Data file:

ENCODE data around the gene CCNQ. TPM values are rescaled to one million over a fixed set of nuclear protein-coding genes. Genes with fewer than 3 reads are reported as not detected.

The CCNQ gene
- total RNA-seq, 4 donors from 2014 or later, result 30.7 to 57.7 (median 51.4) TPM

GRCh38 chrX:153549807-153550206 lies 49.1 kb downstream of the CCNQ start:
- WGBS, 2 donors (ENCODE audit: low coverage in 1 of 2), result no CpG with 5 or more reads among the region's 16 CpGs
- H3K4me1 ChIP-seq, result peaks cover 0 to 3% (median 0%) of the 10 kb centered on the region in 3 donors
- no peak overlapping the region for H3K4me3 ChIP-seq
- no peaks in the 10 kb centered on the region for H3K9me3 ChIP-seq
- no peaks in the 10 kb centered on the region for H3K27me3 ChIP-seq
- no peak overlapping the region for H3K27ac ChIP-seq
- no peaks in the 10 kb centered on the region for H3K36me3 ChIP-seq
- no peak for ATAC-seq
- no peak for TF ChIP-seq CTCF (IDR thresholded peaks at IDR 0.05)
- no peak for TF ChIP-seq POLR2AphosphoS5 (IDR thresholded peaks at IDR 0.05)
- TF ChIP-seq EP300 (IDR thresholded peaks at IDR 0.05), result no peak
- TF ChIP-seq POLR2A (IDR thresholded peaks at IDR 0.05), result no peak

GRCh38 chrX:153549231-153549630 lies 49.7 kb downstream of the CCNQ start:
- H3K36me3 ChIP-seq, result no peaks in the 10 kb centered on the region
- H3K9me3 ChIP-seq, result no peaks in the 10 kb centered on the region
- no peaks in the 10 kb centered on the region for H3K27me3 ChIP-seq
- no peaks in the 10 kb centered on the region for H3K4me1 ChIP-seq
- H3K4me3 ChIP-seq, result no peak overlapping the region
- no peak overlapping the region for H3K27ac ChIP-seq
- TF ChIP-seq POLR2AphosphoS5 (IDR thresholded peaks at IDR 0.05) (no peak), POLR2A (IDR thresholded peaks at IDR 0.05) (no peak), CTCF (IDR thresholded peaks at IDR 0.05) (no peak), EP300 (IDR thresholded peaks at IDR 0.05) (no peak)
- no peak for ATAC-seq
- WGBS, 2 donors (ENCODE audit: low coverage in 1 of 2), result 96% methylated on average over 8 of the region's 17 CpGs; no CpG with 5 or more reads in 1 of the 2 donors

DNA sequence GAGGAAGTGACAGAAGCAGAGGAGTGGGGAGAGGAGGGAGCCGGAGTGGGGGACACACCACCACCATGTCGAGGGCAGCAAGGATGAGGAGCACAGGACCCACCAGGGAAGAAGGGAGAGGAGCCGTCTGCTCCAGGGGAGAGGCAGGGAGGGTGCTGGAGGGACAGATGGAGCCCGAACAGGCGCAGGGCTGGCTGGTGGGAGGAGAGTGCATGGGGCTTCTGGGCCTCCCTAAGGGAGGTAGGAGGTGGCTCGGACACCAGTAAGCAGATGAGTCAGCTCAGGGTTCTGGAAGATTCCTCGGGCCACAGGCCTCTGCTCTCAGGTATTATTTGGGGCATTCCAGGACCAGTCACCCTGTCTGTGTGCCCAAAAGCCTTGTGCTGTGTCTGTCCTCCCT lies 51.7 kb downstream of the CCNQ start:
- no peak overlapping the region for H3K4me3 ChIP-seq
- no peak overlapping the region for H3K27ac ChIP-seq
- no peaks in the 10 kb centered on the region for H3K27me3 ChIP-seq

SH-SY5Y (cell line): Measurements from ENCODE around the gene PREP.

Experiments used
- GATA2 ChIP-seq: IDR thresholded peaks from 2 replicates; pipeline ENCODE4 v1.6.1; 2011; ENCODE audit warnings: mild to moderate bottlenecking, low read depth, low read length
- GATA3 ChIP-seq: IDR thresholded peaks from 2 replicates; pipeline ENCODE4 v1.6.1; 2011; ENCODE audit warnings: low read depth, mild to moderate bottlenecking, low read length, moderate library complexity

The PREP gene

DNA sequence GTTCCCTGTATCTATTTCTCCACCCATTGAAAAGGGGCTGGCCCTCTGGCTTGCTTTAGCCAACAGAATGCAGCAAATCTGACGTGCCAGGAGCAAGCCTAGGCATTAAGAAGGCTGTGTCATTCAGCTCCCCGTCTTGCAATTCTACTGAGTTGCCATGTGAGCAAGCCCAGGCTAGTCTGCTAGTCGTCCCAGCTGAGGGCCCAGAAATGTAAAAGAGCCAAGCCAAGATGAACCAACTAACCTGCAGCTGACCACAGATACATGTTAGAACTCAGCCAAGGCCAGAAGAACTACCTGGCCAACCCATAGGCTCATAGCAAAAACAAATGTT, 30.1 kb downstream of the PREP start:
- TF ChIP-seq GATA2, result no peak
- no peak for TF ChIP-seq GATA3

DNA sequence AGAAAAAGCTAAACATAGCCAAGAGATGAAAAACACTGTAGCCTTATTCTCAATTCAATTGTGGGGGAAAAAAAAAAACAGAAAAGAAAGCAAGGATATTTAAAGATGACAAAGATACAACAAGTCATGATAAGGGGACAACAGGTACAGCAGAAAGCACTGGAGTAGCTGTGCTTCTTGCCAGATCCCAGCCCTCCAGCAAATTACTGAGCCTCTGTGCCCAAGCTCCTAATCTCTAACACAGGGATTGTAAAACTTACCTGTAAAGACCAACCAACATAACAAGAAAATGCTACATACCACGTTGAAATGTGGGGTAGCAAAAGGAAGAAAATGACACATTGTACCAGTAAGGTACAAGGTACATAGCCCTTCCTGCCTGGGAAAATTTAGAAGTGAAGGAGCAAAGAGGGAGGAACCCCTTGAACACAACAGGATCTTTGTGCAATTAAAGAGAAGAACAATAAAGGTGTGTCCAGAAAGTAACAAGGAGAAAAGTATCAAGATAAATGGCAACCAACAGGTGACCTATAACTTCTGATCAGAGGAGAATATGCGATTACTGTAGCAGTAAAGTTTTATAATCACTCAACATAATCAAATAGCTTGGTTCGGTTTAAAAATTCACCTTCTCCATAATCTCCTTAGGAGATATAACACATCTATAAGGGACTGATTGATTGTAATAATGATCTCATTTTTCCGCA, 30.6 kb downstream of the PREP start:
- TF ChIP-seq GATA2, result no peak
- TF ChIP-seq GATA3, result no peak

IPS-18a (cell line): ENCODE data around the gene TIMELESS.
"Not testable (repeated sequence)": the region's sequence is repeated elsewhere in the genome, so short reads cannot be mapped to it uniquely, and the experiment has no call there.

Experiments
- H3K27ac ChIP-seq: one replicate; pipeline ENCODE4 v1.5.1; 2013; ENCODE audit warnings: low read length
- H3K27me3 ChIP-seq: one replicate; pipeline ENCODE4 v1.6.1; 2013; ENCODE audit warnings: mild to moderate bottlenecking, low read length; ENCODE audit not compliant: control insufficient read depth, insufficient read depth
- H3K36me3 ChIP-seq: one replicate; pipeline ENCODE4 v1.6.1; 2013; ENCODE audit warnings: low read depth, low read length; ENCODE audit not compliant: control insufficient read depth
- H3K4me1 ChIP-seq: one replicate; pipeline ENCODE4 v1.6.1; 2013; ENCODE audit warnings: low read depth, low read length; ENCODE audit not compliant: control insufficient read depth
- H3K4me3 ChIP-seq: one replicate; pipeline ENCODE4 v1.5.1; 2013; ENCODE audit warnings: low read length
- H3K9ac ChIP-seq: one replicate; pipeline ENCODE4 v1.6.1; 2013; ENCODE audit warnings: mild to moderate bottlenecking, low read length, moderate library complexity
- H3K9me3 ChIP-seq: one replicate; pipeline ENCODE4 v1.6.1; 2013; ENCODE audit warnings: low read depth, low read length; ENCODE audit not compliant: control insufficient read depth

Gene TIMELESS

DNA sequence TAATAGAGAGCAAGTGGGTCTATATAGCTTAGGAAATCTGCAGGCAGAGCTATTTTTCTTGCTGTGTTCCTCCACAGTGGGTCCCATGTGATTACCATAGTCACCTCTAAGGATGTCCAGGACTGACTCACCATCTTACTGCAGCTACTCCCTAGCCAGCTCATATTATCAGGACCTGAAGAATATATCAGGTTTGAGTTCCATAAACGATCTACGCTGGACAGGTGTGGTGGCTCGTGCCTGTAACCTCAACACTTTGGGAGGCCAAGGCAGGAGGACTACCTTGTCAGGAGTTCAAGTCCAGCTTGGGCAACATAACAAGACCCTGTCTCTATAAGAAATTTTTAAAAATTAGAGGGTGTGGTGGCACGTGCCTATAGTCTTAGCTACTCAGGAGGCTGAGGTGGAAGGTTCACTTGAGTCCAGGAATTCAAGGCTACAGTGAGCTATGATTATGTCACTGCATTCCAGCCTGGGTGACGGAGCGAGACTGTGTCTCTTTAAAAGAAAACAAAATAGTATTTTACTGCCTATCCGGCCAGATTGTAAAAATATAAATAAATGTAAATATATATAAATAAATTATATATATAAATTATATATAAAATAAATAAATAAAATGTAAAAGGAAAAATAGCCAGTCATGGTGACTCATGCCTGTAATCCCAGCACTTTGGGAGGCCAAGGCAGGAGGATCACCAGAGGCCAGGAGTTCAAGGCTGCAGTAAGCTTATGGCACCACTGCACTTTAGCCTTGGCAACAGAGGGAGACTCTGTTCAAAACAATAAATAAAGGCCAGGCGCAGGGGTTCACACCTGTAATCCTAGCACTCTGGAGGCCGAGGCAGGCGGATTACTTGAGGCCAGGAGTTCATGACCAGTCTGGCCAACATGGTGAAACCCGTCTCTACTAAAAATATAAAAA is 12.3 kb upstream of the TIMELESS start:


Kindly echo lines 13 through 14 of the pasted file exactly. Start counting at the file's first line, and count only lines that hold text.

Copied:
- no peak for TF ChIP-seq CTCF (IDR thresholded peaks at IDR 0.05)
- no peak for TF ChIP-seq POLR2AphosphoS5 (IDR thresholded peaks at IDR 0.05)